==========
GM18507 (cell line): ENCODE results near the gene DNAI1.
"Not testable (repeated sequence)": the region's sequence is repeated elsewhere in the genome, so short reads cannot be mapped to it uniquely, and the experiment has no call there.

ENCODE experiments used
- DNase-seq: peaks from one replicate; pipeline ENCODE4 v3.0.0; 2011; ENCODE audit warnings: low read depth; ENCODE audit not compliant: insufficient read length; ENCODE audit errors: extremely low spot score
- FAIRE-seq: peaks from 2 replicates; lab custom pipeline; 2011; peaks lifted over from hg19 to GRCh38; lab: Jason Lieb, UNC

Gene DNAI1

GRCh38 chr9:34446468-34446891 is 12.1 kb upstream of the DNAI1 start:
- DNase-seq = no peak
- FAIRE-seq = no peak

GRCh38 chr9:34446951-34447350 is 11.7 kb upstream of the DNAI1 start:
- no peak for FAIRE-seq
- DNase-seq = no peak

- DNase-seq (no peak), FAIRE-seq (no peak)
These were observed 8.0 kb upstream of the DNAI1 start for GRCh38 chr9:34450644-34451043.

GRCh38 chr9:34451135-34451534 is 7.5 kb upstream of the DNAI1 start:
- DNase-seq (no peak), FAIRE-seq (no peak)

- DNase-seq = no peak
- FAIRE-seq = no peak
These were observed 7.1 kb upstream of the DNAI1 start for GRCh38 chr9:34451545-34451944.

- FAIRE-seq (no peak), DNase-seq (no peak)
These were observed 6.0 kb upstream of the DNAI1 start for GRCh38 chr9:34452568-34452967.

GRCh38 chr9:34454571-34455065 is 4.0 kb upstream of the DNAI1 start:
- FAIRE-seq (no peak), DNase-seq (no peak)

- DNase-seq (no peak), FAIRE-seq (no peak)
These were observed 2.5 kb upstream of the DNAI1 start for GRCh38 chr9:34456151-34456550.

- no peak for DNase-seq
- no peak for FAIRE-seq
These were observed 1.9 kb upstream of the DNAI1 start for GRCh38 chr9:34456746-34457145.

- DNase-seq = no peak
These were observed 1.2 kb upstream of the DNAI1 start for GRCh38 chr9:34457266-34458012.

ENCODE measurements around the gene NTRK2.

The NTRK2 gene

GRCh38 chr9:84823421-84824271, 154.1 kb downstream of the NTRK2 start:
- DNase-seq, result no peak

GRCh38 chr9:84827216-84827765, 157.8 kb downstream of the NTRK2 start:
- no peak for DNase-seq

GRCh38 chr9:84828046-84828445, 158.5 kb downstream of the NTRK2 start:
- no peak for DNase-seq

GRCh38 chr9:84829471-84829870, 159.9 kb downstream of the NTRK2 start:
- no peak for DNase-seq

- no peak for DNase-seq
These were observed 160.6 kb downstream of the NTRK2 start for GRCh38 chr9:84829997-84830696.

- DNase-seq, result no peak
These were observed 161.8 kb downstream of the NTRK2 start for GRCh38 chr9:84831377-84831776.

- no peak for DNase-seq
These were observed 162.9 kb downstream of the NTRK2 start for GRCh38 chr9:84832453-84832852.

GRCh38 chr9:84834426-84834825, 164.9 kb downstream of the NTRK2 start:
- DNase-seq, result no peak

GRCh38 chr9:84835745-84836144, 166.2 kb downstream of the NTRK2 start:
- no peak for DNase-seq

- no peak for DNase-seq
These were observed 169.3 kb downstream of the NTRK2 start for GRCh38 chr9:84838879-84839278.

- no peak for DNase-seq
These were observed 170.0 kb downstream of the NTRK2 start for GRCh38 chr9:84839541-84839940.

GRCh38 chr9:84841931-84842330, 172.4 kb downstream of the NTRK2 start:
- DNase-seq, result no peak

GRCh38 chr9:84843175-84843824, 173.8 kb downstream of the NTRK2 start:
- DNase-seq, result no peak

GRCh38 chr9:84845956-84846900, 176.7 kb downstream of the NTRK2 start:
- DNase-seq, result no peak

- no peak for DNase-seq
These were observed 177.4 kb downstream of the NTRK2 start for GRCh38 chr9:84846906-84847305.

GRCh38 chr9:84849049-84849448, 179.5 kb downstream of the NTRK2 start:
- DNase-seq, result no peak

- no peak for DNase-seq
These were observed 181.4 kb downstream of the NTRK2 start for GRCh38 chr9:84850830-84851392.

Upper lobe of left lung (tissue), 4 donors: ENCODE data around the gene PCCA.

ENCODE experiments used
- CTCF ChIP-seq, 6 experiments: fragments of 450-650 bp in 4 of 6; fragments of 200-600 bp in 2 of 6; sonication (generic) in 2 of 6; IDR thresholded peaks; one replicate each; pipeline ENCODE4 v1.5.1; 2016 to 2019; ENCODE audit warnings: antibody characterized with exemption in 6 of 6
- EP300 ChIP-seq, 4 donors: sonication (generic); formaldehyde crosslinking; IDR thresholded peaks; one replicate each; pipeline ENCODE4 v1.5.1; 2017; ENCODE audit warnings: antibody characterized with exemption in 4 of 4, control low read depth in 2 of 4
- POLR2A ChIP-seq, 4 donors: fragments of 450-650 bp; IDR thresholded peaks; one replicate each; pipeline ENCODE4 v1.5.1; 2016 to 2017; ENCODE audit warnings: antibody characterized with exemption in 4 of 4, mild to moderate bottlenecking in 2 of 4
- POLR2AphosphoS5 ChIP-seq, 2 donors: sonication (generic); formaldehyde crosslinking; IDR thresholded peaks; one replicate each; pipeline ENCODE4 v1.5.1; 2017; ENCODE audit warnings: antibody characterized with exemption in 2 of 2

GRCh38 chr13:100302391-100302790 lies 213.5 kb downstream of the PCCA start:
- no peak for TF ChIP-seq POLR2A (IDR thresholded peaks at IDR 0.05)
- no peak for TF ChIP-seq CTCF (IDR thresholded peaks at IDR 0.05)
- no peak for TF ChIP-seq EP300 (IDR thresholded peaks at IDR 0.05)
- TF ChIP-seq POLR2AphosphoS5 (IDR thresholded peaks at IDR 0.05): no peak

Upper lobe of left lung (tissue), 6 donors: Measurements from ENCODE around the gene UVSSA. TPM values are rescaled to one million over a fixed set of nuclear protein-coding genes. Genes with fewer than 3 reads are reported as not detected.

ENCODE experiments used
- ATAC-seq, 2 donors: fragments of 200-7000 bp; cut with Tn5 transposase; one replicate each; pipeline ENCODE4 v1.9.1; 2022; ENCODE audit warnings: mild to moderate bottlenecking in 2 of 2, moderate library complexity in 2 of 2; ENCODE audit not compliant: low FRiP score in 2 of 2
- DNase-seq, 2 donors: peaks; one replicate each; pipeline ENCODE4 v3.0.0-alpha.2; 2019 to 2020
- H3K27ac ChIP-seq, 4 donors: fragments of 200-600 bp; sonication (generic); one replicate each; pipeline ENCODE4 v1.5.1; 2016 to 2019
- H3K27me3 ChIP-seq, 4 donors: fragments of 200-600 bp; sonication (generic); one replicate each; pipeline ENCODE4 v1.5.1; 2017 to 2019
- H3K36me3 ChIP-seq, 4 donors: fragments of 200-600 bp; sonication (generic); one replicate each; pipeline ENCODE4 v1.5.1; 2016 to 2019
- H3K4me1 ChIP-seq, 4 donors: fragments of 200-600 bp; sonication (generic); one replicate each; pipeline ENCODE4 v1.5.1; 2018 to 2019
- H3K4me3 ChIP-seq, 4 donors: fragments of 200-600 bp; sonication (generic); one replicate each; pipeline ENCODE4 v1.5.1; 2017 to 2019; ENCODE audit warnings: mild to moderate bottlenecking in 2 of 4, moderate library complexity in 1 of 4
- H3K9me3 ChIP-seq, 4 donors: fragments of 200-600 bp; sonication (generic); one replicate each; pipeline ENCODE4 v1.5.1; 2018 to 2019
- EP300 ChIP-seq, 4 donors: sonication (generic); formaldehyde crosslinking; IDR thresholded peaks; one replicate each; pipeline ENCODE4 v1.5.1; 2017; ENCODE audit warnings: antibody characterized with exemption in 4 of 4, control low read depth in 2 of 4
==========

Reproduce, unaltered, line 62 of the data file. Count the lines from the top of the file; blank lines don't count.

These were observed 177.4 kb downstream of the NTRK2 start for GRCh38 chr9:84846906-84847305.